Furthermore, the founder has the possibility to grant himself in the foundation deed a so-called right of influence, which enables him to retain a certain power over the charitable foundation, even if he himself is not a trustee of the foundation board. The founder can for example reserve the right to appoint or dismiss individual or all trustees, make foundation decisions subject to his own explicit approval, or grant himself the possibility of a foundation regulation, where appropriate, to issue orders to the foundation's various bodies. Additionally, according to article 86a of the Swiss Civil Code the founder has the possibility to modify the purpose of the charitable foundation, provided that a corresponding reservation was included in the foundation deed. It is prohibited, however, for the founder to grant himself, his legal successors, or any third parties in the foundation deed a free right of termination. It is, however, conceivable that the founder already at the time of establishment of the foundation limited the duration of its existence or predetermined a future termination of it.


In the next five to ten years, approximately 70,000 small and medium-sized companies which are majority owned by the family will pass on to their successors. In addition to business activities, family-owned businesses also often pursue charitable activities.

By setting up a charitable foundation in which the company itself is used as the asset, there is a perfect opportunity for family businesses to pursue philanthropic objectives, serve the common good and at the same time regulate corporate succession.

 If you liked this article you may also be interested in reading about Charitable Foundations and Associations in Switzerland, in Trust Law International, Vol. 24, No. 1, 2010 by Oliver Arter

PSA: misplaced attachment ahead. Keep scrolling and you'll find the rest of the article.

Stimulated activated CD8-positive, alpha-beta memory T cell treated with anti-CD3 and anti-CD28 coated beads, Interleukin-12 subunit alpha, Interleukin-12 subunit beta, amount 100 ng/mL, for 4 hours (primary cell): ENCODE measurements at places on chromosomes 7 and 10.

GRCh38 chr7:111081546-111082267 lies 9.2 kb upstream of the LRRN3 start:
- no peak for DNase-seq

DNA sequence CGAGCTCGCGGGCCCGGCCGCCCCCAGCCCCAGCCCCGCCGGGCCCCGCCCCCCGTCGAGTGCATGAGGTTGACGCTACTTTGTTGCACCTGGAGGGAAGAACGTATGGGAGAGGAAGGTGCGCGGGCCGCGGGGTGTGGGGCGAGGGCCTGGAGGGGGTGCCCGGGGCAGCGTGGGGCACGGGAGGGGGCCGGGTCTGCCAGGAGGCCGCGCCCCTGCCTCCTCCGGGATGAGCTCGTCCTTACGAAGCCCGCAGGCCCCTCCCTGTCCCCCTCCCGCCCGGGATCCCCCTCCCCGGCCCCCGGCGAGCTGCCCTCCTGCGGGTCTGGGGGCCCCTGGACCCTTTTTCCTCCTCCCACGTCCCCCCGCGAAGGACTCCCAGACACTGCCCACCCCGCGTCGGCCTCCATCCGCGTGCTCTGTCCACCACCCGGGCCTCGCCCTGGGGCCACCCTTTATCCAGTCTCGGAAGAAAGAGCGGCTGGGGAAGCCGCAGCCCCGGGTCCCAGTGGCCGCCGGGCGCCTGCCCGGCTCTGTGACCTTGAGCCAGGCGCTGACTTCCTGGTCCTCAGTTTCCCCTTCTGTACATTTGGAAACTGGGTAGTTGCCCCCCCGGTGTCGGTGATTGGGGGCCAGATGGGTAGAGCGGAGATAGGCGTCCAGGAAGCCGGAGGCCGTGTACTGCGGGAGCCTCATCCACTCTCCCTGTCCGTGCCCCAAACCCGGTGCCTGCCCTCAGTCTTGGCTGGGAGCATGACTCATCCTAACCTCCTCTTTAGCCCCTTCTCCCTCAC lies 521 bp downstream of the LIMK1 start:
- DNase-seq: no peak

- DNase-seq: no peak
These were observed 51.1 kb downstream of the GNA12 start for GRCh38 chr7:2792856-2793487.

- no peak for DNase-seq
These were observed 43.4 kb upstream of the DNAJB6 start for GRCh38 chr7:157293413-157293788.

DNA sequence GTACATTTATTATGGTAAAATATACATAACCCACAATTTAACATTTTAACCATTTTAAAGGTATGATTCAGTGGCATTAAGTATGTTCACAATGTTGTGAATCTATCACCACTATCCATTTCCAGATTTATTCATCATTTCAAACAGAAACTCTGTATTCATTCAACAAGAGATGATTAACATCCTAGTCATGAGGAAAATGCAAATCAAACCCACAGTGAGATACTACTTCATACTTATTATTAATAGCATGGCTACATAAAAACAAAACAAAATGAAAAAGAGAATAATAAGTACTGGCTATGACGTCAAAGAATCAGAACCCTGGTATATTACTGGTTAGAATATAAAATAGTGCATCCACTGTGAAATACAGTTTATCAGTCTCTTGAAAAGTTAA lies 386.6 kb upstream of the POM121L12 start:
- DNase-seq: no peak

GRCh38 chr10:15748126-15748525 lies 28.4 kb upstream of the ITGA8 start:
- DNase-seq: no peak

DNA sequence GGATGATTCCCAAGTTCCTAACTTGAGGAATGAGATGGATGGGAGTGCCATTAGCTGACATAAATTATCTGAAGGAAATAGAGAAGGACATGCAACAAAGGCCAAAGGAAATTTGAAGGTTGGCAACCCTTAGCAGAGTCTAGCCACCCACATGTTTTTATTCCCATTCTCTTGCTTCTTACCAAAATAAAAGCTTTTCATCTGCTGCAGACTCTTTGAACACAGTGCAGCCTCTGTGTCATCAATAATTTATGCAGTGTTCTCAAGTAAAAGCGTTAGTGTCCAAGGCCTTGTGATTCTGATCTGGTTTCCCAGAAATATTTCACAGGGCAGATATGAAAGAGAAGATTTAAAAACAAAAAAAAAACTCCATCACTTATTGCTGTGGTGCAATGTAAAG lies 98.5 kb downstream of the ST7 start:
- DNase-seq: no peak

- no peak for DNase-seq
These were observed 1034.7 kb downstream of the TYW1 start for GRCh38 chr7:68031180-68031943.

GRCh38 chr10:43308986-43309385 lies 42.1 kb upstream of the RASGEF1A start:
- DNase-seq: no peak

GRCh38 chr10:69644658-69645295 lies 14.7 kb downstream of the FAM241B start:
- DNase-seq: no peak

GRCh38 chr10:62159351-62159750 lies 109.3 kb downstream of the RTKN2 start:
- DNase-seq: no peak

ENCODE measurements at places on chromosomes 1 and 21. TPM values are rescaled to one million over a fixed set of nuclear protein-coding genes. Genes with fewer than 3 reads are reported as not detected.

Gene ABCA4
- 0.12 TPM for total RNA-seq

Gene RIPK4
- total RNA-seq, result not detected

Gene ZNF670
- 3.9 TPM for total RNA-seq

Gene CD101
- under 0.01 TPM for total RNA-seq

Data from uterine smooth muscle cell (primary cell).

Photo: shutterstock/Marcos Mesa Sam Wordley

Topics: Private Clients | Corporate & Commercial | Tax | Charity and Social enterprise

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Oliver Arter

Oliver Arter’s practice focuses on private clients and their advisers (banks, family offices, foreign advisers) in all aspects of domestic and international wealth planning. He also specialises in banking, asset management and regulatory matters. Oliver became of counsel in June 2009. His work involves representing and advising private clients on the structuring of assets (trusts, foundations, international business corporations), domestic and international estate planning, division of estates, execution of wills, matrimonial property rights, advance care directives and living wills, taking up residence and taxation. In addition he advises Swiss and international banks, asset managers, investment advisers and family offices on regulatory and contractual matters and represents them in proceedings. He publishes extensively in all his fields of practice. Oliver is an academic consultant with the Institute for Legal Theory and Legal Practice at the University of St Gallen, and is frequently invited to give lectures and chair conferences. Oliver Arter graduated with a law degree from the University of St Gallen in 1996 and was admitted to the Zurich Bar in 2000. His working languages are German, English and French. He is a member of the Zurich Bar Association, the Swiss Bar Association, the Society of Trust and Estate Practitioners (STEP), the International Tax Planning Association (ITPA) and the Banking Law Association (“Bankenrechtliche Vereinigung e.V.”). Chambers Global, Chambers Europe, Chambers High Net Worth and Legal500 have ranked him for many years in a row as a leader in the field of private client.

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Roman Cincelli

Roman joined Froriep in May 2016 as a trainee lawyer. His principal area of practice is banking and finance law. He graduated in law from the University of Fribourg in 2011. After obtaining his degree, he worked at the University of Fribourg as a research assistant (in contract law, international private law and comparative law) and worked on his PhD thesis in trust law. Roman completed one internship as a law clerk at the Administrative Court of St Gallen in 2015 and another at the District Court of Rorschach in 2016. His working languages are German and English, and he has a good knowledge of French. Roman has not yet been admitted to the Bar.